Labor is streaking ahead in the Nationals-held electorate of Warren-Blackwood. At the same time, Sean L’Estrange’s hopes of retaining the seat of Churchlands for the Liberals have shrunk with the tallying of pre-poll and absent votes.
L’Estrange was led by just 63 votes on Tuesday afternoon, with the trend favoring Labor candidate Christine Tonkin.
Meanwhile, former Nationals leader Terry Redman has lost his lead in Warren-Blackwood, with pre-poll votes putting Labor’s Jane Kelsbie more than 500 votes ahead.
Labor also remained ahead in the blue-ribbon Liberal seat of Nedlands, setting them up to potentially claim 53 out of 59 lower house seats.
The Nationals would hold four seats and the Liberals just two under that scenario.
Depending on the upper house’s final numbers, the Nationals would appear likely to take over opposition status from the Liberals.
Labor now appears certain to win control of both houses. A scenario party strategists had deemed highly unlikely before Saturday’s barnstorming victory.
Labor’s enlarged caucus is set to meet on Wednesday to finalize the composition of a new-look cabinet.
Premier Mark McGowan is expected to have almost unprecedented authority over selections given Labor’s win size.
Five new ministers are expected to be sworn in. Peter Tinley is set to be dumped from his housing and fisheries portfolios.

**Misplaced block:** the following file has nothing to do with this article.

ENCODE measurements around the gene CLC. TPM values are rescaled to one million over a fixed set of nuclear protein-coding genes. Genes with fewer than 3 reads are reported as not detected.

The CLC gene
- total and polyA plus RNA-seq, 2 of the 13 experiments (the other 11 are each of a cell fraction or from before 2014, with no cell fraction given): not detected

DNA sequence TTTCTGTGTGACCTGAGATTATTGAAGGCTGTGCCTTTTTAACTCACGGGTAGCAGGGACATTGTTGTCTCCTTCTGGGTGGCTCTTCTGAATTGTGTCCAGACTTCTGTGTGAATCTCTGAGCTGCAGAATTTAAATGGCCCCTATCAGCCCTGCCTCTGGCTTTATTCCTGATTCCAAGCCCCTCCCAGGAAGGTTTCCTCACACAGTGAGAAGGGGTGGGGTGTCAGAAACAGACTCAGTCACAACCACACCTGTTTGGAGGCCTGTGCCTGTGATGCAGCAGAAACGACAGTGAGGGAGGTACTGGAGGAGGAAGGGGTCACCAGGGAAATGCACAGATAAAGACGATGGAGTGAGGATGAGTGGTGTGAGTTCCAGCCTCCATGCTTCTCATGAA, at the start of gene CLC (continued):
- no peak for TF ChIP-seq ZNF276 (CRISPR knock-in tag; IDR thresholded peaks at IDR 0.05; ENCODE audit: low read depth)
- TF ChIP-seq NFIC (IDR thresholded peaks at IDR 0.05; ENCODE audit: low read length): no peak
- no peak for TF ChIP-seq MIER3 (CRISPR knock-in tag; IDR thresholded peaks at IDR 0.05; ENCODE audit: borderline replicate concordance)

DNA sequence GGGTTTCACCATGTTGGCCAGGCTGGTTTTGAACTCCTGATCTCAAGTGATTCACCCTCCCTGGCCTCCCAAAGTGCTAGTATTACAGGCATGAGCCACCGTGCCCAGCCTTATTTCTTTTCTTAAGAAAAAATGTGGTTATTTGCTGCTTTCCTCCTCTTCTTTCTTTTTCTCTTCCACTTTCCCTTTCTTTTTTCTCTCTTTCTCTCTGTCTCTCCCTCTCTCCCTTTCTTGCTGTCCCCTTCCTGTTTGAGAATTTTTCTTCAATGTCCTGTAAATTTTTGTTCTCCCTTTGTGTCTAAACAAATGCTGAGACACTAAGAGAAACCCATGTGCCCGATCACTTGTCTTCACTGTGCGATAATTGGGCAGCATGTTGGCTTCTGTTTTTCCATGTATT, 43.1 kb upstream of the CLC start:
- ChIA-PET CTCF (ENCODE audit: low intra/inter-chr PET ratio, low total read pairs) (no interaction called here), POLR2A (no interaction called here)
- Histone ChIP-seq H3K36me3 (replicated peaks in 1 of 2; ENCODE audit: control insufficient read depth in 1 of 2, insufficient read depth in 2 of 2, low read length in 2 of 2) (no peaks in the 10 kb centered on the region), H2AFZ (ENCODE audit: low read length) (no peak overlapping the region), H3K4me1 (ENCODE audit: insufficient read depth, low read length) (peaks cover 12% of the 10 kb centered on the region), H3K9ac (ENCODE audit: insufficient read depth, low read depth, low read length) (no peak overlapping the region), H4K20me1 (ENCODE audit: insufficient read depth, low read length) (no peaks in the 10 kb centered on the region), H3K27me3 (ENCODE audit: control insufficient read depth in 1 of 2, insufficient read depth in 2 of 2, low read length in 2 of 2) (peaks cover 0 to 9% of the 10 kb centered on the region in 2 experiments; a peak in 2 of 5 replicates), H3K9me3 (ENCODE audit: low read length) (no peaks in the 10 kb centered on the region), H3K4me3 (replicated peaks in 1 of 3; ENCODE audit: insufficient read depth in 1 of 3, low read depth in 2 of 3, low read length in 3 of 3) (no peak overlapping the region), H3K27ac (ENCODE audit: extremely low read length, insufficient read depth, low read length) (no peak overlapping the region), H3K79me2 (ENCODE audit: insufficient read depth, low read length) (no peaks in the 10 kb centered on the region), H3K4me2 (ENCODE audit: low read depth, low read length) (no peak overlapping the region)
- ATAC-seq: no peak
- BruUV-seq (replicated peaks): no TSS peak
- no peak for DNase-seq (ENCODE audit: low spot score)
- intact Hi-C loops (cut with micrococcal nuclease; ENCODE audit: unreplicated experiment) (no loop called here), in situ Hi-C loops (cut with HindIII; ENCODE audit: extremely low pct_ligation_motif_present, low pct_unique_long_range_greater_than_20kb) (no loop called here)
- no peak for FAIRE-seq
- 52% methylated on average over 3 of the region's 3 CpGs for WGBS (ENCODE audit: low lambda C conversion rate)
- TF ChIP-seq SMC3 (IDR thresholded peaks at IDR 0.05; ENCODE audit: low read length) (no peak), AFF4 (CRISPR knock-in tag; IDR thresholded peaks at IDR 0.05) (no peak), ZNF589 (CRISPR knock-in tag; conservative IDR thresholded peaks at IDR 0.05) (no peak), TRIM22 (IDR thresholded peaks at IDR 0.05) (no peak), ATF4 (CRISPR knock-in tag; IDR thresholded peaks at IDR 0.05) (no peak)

Other vacancies arise from the retirement of Treasurer Ben Wyatt and veterans Fran Logan and Mick Murray and Michelle Roberts’ expected new role as Speaker in the lower house.
Amber-Jade Sanderson, Don Punch, Reece Whitby, Tony Buti, and John Carey are expected to be the new faces.
“We’ve got to make sure that as the government goes forward, new people get to experience, and we have new ideas, new blood, new enthusiasm, and new thoughts,” said McGowan.
He has not ruled out himself serving as treasurer, something his Liberal predecessor Colin Barnett also briefly did.
Deputy Premier and Health Minister Roger Cook and Transport Minister Rita Saffioti are the other two contenders.
The new cabinet is expected to be finalized on Wednesday and sworn in on Friday.
Australia has maintained a stable liberal democratic political system under its Constitution, one of the world’s oldest since Federation in 1901. Australia is the world’s sixth oldest continuous democracy and primarily operates as a two-party system in which voting is compulsory.
The Economist Intelligence Unit rated Australia a “full democracy” in 2019. Australia is also a federation, where power is divided between the federal government and the states and territories.
As per a statement by Parliamentary Education Office, Australia has three government levels that work together to provide the services.
“Federal Parliament—makes laws for the whole of Australia,” it said in a statement. “Six states and two mainland territory parliaments—make laws for their state or territory. Over 500 local councils—make local laws (by-laws) for their region or district.”
(Edited by Saptak Datta and Sid Roy)
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